You are now ready to put your stones in the tank. When adding them to your tank remember to be careful and not bang them on the sides or bottom of the tank. The sides of your tank can be easily scratched by rocks and you don't want to crack the bottom of the tank by dropping a large stone on it. Try to place the rocks directly on the glass bottom so that there is no gravel under them. Many types of fish will dig in the gravel and this can dislodge your larger stones and possibly trap a fish or damage your tank. If you are stacking stones on top of each other try to make sure that the bottom stone has a large surface area resting on the bottom of the tank to spread out the weight. If it is resting on one small point then the entire weight of the rock pile is focused on this point and it may be more than the tank can handle. Also be sure to support the stones so that they don't topple over.

You may want to attach the stones to the sides of tank or to each other. This can be done using several methods. If the stones are soft then you can use a masonry drill bit to drill small holes through them and attach them to each other using wooden doweling or other supports. There are also several underwater epoxy's that you can use to affix the stones to each other. But the most popular way to do this is using clear aquarium silicon. Make sure that you only purchase pure silicon made for aquariums. Many silicon caulks add an anti-mold agent which is toxic to your fish. You will need to silicon the stones together before putting them in the tank. Using the silicon place a medium sized bead of silicon where you want the two stones to connect. Place the two stones together and make sure that they are supported in the position you want while the silicon sets. You can continue doing this with the rest of your stones until you have the shape that you want. Allow the silicon to set and cure. This is generally between 24 and 48 hours. Remember that stones take up a lot of volume and that you'll need to siphon some water out of the tank before you put them in or you can overflow your tank.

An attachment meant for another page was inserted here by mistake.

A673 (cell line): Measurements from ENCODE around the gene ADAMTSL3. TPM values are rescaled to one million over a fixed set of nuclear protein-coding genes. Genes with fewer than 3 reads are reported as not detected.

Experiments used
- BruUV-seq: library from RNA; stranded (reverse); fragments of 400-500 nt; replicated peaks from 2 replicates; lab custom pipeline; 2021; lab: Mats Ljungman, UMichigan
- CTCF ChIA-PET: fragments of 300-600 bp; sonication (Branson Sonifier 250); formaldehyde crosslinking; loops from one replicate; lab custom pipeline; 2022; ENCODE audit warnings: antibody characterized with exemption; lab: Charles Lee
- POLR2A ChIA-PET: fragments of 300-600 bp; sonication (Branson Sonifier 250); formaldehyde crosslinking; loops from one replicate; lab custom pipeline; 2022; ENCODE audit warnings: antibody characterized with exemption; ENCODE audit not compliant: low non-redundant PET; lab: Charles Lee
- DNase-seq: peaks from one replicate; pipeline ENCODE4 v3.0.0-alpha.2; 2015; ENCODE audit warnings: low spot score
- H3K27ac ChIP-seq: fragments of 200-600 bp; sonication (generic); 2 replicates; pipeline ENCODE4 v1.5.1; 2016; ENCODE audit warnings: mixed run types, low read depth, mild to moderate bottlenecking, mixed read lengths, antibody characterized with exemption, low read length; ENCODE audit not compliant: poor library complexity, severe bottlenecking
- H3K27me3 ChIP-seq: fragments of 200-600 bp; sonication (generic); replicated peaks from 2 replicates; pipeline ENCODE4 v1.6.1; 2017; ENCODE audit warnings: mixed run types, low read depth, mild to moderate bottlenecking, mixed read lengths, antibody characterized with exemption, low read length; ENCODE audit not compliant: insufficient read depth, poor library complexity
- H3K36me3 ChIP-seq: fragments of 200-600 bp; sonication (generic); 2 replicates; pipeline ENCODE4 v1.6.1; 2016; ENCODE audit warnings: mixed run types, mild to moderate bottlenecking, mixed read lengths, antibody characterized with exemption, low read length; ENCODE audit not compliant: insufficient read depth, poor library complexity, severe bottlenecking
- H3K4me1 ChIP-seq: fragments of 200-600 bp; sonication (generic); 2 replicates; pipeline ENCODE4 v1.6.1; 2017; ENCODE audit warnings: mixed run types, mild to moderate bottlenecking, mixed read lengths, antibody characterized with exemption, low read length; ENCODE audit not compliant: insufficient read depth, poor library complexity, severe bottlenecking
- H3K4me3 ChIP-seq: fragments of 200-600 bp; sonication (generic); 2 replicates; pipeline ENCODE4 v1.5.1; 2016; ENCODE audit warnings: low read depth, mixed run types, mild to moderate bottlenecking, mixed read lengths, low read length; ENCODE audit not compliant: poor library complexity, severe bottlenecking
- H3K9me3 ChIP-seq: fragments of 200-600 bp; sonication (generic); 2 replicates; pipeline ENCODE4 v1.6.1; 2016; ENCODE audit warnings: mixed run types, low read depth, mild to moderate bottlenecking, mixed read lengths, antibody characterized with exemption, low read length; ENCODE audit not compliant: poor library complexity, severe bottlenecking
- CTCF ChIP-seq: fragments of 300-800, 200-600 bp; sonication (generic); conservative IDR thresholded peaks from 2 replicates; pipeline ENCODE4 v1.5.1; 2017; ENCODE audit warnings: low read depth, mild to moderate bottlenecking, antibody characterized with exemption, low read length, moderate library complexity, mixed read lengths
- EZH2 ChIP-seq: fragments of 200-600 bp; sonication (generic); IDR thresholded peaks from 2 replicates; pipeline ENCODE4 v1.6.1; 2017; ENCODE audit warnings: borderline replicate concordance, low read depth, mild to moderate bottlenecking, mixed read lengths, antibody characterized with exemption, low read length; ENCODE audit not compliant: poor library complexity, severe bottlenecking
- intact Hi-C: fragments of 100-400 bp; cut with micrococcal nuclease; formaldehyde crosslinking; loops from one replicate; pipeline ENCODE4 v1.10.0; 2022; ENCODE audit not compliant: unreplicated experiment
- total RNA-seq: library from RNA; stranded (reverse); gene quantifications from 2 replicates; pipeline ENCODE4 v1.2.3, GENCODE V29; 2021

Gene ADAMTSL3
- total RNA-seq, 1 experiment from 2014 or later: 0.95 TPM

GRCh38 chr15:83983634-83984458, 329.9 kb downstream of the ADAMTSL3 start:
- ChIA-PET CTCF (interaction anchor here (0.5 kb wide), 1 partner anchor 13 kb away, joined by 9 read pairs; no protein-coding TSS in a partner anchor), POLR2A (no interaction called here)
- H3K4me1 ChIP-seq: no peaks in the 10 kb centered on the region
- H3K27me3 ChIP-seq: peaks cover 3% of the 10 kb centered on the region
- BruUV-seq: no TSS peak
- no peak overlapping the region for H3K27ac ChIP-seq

You are now ready to put your new creation into the tank!

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:goodpost:

We go barebottom because it's so easy to keep clean. The bottom stays spotless and there is no poo collecting between the rocks. The filters suck up the poo that falls to the bottom so there's no need to worry :D The pond stones would be a great idea though. Blacktele's post is great for getting started.

I can't wait to see pictures :)

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I like the look of gravel, but when I upgraded my tank I thought it was the perfect time to try bare bottom, :fbottom: and I love it! SOOOOOOOO much easier to keep clean. I added some aquarium rocks and that has helped to give the tank some depth. My rocks are red white and black so it also added a bit of colour!